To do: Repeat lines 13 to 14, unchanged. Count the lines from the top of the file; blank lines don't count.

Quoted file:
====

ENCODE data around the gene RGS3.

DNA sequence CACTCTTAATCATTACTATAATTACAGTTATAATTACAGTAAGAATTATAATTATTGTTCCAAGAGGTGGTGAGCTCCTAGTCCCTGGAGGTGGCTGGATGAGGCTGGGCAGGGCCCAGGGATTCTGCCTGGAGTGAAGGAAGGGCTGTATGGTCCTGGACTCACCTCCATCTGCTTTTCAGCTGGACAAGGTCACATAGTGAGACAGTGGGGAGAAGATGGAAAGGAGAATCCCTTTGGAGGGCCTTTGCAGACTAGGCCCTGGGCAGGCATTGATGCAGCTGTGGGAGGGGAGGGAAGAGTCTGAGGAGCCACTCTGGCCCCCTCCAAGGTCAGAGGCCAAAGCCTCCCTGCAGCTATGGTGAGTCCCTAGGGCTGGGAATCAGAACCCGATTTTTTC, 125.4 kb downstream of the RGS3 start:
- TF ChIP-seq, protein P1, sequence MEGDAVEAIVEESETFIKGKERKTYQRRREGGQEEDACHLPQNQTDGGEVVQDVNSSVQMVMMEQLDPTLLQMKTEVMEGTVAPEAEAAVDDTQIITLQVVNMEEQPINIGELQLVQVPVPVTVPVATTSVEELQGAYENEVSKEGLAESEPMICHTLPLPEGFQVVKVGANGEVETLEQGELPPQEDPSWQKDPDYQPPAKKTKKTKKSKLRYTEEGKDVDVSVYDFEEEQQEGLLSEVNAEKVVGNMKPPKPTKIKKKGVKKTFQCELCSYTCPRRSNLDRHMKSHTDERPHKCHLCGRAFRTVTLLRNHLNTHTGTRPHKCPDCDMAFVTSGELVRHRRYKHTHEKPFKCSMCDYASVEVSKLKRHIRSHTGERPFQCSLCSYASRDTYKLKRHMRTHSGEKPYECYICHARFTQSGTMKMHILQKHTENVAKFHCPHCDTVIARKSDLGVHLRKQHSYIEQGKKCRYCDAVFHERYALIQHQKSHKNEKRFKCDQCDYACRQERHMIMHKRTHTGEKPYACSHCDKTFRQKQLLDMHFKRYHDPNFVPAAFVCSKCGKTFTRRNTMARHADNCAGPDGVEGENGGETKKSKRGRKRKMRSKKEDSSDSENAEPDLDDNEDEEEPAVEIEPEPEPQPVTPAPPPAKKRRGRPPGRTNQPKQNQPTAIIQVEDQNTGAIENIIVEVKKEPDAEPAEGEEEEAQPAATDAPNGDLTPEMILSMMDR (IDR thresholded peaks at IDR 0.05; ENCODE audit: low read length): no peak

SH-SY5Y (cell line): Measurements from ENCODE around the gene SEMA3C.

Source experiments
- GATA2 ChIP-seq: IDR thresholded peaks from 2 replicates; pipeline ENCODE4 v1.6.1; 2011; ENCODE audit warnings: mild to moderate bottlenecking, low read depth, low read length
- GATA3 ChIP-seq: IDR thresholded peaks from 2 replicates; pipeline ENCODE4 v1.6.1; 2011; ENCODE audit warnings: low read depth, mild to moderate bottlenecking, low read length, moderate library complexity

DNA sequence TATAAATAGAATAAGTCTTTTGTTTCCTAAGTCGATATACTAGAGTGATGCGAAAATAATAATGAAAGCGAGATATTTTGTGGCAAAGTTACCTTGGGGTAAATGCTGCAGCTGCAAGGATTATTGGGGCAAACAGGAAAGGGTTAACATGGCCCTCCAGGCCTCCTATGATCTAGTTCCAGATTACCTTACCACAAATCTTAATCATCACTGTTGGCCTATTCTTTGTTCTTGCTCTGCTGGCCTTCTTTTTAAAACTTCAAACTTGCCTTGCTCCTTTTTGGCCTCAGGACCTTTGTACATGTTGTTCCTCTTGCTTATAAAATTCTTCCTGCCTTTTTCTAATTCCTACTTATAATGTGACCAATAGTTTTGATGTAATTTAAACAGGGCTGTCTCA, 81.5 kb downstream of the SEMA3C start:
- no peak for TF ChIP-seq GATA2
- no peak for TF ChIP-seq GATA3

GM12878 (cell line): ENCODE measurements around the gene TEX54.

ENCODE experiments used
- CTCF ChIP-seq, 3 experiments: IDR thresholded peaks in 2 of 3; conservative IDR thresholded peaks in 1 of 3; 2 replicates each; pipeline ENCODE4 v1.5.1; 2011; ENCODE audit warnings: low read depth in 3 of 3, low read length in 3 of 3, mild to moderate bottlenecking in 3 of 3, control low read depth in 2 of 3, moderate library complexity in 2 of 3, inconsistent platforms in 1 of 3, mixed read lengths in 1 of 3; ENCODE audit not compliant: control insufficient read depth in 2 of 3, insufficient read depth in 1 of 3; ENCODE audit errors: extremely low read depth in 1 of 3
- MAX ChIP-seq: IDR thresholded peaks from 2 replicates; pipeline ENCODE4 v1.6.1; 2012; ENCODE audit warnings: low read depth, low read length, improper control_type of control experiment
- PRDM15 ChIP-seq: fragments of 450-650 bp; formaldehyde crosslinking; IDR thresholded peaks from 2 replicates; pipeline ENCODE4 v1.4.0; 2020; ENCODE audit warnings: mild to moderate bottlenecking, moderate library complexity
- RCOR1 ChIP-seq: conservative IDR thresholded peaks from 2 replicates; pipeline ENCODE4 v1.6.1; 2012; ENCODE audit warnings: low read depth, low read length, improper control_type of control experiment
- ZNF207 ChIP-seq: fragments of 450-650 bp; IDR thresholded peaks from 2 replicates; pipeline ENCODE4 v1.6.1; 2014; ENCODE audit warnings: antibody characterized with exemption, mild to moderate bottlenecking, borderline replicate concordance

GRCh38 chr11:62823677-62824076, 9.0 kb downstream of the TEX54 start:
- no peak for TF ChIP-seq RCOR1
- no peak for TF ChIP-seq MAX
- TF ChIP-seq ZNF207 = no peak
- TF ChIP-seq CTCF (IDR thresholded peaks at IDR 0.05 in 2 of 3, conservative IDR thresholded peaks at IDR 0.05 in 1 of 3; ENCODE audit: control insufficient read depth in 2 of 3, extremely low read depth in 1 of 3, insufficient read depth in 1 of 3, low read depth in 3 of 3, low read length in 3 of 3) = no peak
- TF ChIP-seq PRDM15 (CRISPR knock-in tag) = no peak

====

- CTCF ChIP-seq, 3 experiments: IDR thresholded peaks in 2 of 3; conservative IDR thresholded peaks in 1 of 3; 2 replicates each; pipeline ENCODE4 v1.5.1; 2011; ENCODE audit warnings: low read depth in 3 of 3, low read length in 3 of 3, mild to moderate bottlenecking in 3 of 3, control low read depth in 2 of 3, moderate library complexity in 2 of 3, inconsistent platforms in 1 of 3, mixed read lengths in 1 of 3; ENCODE audit not compliant: control insufficient read depth in 2 of 3, insufficient read depth in 1 of 3; ENCODE audit errors: extremely low read depth in 1 of 3
- MAX ChIP-seq: IDR thresholded peaks from 2 replicates; pipeline ENCODE4 v1.6.1; 2012; ENCODE audit warnings: low read depth, low read length, improper control_type of control experiment